Car washing:

Car washing uses a lot of water and in most instances, 99% of it runs into the storm drains.  If you think you have to wash your car, drive it onto your lawn and then wash it. Any soap you use won't hurt the grass, and the water will soak into your grass. (Yea, I hear you about it leaving tracks, but grass grows and when you mow it, the tracks will disappear.)

Swimming pools

Cover it when you aren't using it.  Evaporation can cost you up to 1000 gallons of water a month for a small pool. Clean the filter often and you won't have to change the water as frequently. When you do change the water, let it run onto the lawn, water trees, flowers and the shrubs.

Watering the yard

  • Please, just water the yard – not the sidewalks and the streets.  (I have real problems with city crews that water sidewalks and streets instead of the 'green' areas. That just lets thousands of gallons of water wash down city streets and into the gutters.
  • Let the grass grow a little higher between mowing and cut back or cut out the fertilizer. Fertilized grass takes more water.
  • If your city or town has water rationing, concentrate on the garden, shrubs and trees and let the grass go dormant.  It takes about 27,000 gallons of water a week to keep an acre of lawn nice and green. 
  • When I water the trees in my yard, I use the black soaker hose just along the tree trunks. It uses about 50% less water than a sprinkler.  The birds love the mist for bathing and since the cats don't like to get wet, they seem to leave the birds alone.
  • Use mulch around trees to hold water. You can use shredded leaves, pine needles, clean hay, straw or purchased mulch.

Water Tips for Inside the Home

Bathrooms and Laundry

The new models of shower heads 'low-flow' use about half the water of the older models. Take showers instead of baths, but limit the length of the showers.  One gentleman discovered his children were taking 45 minute showers, and when he cut their time down to 15 minutes, his found his water bill was hugely reduced! If you plug the drain, the gray water can be used for watering plants outdoors. The soap won't hurt the plants. Or, you can use it to flush the stool.  Use a bucket for this; do not pour the gray water into the tank as it could back-siphon into your water system…
                  
Wash only full loads of clothes and only when they really need washing. Kids can change into play clothes after church or school and the good clothes can be hung up for an extra wearing. An automatic washer uses up to 30 gallons of water per load.

Turn off the running water while shaving or brushing your teeth.  An open faucet can run from 7 to 10 gallons of water a minute down the drain. It goes without saying that any leaking faucets should be corrected immediately.  Just one leaking faucet can waste 2,700 gallons of water a year, to say nothing of wasting the money in your wallet!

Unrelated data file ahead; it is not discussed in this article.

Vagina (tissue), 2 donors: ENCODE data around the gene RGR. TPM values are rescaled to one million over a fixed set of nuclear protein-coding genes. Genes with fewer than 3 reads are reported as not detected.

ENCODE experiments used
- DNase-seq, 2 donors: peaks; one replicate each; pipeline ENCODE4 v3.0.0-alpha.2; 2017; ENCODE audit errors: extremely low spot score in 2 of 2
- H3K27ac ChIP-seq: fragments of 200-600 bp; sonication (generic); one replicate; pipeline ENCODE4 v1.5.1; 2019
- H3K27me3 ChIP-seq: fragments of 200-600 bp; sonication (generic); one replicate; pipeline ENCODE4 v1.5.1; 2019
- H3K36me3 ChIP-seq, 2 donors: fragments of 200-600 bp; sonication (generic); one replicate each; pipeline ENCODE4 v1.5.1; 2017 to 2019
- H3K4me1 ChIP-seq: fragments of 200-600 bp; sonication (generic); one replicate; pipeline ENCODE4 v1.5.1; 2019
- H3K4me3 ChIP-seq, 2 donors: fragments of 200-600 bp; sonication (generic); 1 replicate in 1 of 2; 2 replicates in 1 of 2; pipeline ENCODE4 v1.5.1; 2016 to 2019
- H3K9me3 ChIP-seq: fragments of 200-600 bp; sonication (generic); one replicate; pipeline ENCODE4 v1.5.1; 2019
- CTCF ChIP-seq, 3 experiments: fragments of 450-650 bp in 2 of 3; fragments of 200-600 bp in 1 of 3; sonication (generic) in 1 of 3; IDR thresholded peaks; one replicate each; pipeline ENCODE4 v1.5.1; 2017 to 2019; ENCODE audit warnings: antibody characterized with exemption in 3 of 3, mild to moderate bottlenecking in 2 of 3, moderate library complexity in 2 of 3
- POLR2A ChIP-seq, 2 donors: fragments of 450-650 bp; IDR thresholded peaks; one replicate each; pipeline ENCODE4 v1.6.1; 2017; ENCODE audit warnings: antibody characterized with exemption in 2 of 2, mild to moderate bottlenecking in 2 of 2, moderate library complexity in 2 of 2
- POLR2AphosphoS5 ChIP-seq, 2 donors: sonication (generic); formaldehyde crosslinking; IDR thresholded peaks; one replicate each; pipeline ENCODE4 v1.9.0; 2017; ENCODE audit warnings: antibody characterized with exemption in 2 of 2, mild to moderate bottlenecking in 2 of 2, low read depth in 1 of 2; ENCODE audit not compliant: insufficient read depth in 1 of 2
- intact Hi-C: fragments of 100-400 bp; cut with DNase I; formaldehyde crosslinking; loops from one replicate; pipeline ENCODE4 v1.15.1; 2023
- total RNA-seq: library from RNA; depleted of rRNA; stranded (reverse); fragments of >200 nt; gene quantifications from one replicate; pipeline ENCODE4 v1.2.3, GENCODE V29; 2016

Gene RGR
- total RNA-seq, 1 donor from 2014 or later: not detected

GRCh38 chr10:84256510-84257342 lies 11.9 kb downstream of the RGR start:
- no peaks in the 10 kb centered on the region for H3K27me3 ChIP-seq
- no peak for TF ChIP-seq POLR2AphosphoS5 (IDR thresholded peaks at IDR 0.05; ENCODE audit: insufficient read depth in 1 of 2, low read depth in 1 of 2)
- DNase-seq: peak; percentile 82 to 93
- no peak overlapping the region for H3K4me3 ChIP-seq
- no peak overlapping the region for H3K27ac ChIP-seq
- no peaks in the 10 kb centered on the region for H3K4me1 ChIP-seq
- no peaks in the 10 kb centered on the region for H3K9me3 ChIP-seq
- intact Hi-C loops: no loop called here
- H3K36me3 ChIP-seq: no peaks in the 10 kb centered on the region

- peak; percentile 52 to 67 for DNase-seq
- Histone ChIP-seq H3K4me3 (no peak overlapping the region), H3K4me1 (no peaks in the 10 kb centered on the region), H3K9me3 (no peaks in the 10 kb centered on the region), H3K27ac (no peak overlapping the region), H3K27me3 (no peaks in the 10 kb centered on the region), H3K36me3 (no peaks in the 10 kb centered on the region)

Check for hidden leaks in your toilets by putting a few drops of food coloring in the tank. If the water changes color within 30 minutes, you have a hidden leak and it needs to be fixed at once.  Flush the toilet after 30 minutes as the food coloring can stain the tank and the toilet bowl. A leaking toilet can waste upwards of 53,000 gallons of water a year!

If you have the 'old-fashioned' toilets that use up to 12 gallons of water per flush, try putting a one-quart or even a ½-gallon plastic milk jug full of water in your tank, saving water by using less per flush.  It's not a real good idea to use old bricks or stones as they can flake off and damage the workings.

Insulate your hot water pipes so you don't need to run so much cold water out to get warm water. Save any run-off in pitchers to water plants in the flower beds.                                                 

In the Kitchen

  • Wash produce in a bowl instead of under running water. Save the draining for watering outside.
  • Water from home canners and pressure cookers can be cooled and used outdoors to water trees, shrubs and flowers.
  • Run your dishwasher only when it is full, and if you must pre-rinse, plug the sink and rinse the whole batch instead of letting the water run down the drain.
  • Save money by using plastic water bottles that are refillable, and do it at home from your own faucet.  If you read the labels on most bottled water, it comes from a city water supply, and there is no 'cents' in paying $1.29 for a bottle of tap water. 

If you have other ideas on saving water, drop me a note or e-mail me at [email protected] and I'll get it in the next issue of the Farm And Livestock Directory. Water is expensive, and after all – it's YOUR MONEY!

 
 Note from Pennywise:
As always, if you have tips or ideas to share, send them to me at Pennywise, Box 518, Kadoka, SD 57543 or better yet, email me at [email protected]
P.S.: Please be sure to mention the "Farm And Livestock Directory" when you respond!